Given Jack Kerouac's enduring reputation for heaving words onto paper, it might surprise some readers to see his name coupled with the word "poetics." But as a native speaker of French, he embarked on his famous "spontaneous prose" only after years of seeking techniques to overcome the restrictions he encountered in writing in a single language, English. The result was an elaborate poetics that cannot be fully understood without accounting for his bilingual thinking and practice.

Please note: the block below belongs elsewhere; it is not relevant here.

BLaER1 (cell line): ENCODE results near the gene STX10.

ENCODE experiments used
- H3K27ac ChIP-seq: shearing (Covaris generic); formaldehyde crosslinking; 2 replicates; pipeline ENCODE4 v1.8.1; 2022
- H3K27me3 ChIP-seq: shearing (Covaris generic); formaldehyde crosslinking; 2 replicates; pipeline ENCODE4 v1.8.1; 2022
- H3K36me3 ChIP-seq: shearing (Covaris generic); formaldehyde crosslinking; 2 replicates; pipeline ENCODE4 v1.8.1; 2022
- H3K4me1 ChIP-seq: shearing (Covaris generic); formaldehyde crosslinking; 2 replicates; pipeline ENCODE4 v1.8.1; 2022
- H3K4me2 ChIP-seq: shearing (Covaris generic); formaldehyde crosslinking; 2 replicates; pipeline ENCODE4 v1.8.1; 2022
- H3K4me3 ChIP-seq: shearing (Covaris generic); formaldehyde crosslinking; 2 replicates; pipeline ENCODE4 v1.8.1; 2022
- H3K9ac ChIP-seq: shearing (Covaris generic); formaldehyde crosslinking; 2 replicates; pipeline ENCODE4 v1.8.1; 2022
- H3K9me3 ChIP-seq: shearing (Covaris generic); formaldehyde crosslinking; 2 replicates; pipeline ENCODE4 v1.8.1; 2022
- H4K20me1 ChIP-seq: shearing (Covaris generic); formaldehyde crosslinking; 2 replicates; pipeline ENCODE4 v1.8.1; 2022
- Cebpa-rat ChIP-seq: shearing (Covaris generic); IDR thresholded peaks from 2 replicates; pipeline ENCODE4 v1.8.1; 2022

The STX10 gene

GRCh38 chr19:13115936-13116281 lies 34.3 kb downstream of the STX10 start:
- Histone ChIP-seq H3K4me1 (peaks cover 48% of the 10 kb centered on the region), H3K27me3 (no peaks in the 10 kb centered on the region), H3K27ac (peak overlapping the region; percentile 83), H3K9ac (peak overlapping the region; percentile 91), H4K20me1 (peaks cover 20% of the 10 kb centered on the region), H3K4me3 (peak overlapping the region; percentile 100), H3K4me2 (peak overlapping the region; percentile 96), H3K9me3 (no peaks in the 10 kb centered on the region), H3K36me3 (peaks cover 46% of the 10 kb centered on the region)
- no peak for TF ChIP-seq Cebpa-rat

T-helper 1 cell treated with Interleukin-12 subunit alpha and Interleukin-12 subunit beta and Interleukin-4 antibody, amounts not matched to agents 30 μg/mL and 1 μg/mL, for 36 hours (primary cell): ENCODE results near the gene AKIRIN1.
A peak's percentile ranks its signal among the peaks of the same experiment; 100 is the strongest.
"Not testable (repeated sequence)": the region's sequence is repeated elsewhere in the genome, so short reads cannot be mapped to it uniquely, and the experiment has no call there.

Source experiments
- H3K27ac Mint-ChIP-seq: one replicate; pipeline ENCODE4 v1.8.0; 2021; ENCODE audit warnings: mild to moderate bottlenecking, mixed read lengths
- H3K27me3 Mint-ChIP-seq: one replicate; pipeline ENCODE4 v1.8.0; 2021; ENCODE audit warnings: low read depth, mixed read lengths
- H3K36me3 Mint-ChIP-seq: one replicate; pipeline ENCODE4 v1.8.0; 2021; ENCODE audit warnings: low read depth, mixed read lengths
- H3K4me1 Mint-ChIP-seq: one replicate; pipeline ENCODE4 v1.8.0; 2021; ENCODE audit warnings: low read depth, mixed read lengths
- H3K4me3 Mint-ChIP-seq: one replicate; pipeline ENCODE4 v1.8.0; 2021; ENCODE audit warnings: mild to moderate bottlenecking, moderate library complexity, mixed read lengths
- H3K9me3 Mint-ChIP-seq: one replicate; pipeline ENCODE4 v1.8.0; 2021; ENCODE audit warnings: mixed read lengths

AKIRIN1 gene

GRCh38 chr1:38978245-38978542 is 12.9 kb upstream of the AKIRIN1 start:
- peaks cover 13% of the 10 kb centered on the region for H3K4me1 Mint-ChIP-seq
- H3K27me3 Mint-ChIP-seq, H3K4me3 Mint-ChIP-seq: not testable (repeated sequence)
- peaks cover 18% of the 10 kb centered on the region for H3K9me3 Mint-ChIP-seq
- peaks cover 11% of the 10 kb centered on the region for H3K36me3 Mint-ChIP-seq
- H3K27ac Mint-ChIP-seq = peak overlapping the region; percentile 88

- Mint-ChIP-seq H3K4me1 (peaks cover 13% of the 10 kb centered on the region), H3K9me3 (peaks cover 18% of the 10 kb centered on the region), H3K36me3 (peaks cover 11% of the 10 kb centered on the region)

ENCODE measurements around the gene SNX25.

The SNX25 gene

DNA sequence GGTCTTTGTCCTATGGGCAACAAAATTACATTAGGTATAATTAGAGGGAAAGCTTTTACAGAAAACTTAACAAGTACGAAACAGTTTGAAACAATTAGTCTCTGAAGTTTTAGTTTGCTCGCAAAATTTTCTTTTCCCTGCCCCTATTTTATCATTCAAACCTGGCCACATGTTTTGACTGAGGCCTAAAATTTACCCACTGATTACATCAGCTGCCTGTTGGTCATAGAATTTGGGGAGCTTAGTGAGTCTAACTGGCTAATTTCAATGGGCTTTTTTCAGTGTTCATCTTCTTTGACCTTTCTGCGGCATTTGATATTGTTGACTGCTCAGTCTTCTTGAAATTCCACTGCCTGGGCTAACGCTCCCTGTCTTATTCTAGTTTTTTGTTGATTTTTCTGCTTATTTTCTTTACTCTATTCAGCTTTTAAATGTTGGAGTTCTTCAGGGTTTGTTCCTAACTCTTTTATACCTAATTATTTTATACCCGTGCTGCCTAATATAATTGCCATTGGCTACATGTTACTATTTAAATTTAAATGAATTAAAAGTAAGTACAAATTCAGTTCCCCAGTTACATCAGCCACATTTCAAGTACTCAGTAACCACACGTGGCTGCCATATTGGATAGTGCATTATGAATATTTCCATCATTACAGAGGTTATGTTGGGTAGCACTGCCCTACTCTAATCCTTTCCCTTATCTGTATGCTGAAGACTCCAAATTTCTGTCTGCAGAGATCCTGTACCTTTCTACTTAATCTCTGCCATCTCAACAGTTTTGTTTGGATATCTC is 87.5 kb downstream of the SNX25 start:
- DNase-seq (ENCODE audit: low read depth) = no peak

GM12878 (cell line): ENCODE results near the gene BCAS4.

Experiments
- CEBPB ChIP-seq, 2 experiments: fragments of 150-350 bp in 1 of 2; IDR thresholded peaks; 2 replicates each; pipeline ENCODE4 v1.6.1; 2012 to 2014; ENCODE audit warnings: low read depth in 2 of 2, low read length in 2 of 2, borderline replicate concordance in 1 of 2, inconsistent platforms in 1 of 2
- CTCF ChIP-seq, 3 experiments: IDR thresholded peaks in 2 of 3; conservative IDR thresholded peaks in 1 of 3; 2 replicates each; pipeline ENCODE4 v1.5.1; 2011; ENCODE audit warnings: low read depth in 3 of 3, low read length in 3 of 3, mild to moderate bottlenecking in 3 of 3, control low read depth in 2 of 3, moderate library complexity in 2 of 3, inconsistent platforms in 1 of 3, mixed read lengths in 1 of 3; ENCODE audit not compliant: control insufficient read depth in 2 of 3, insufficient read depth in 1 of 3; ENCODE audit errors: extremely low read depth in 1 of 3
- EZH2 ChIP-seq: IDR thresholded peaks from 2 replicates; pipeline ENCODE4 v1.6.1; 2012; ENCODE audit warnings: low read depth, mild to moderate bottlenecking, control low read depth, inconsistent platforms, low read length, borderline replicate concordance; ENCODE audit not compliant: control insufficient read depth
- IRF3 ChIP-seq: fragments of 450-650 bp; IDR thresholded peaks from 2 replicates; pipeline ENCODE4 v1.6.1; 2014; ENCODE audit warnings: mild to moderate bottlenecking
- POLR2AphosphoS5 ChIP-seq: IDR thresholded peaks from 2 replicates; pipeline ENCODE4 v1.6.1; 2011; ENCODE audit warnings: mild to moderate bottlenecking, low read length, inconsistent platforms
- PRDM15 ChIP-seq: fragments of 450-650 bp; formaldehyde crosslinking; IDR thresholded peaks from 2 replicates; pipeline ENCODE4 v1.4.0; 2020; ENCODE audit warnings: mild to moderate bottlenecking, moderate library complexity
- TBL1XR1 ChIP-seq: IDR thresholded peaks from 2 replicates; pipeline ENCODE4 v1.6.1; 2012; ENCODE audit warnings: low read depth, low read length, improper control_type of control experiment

Of the more than twenty-five biographies of Kerouac, few have seriously examined his relationship to the French language and the reason for his bilingualism, the Quebec Diaspora. Although this background has long been recognized in French-language treatments, it is a new dimension in Anglophone studies of his writing. In a theoretically informed discussion, Hassan Melehy explores how Kerouac's poetics of exile involves meditations on moving between territories and languages. Far from being a naive pursuit, Kerouac's writing practice not only responded but contributed to some of the major aesthetic and philosophical currents of the twentieth century in which notions such as otherness and nomadism took shape. Kerouac: Language, Poetics, and Territory offers a major reassessment of a writer who, despite a readership that extends over much of the globe, remains poorly appreciated at home.